The Christmas Eve Ball
It all builds to this. Naturally, Osnes — who earned the first of her two Tony nominations starring in Rodgers + Hammerstein’s Cinderella, with Clark as her Fairy Godmother — took lead on choreographing the climactic dance. “One afternoon, we spent about an hour out in front of our inn, in the parking lot, staging this waltz in street clothes,” Tveit recalls with another laugh. “People from the crew were walking by, turning their heads, not knowing what we were doing.” On the day they shot it, their efforts stopped the show: “It was a point of pride for us,” he says.
Equally applause-worthy is Osnes’ sparkly MAC Duggal gown, one of 10 options the costume department considered. Says Coppin, “It was the second dress we put on her, and we never tried the other eight. We were like, ‘It’s Grace Kelly. It’s Cinderella. It’s perfect.” (That’s true; it has pockets.)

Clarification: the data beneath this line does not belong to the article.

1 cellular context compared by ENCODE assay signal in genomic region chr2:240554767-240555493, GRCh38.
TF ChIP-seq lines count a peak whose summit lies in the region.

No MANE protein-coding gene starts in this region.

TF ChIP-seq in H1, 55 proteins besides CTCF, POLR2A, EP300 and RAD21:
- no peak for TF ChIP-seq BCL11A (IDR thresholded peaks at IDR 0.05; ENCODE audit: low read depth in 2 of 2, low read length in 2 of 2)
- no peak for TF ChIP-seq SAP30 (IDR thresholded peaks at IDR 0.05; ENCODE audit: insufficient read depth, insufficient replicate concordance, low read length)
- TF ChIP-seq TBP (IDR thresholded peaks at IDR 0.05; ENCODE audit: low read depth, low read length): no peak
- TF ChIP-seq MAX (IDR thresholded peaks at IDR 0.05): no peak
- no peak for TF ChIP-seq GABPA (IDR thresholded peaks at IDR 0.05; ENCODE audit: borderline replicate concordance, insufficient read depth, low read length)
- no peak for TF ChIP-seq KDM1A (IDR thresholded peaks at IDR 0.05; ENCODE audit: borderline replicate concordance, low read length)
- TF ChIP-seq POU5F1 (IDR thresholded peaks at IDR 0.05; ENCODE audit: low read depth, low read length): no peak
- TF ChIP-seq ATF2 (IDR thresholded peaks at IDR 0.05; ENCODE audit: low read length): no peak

A New Countdown to Christmas Classic
We predict this movie will be in rotation for years to come. “I hope so,” says Tveit. He discovered just how popular Hallmark’s holiday movies are when his father shared that a couple of his golf buddies were “very surprised and very excited” to hear that he’d be doing one. “That just goes to show the wide reach of these and how many people love them. Because it’s a great thing, right? You get to come together and tune into these great stories with your family. If this can become a part of people’s holiday experience and they want to see it [every year], that’s a very special thing to be a part of.” Especially if One Royal Wedding were to get the greenlight. “We mentioned it to the writer, that we’d have the whole plot of the next film already worked out,” he says. “So whenever they want to start filming, let us know.”
One Royal Holiday, Movie Premiere, Saturday, October 31, 8/7c, Hallmark Channel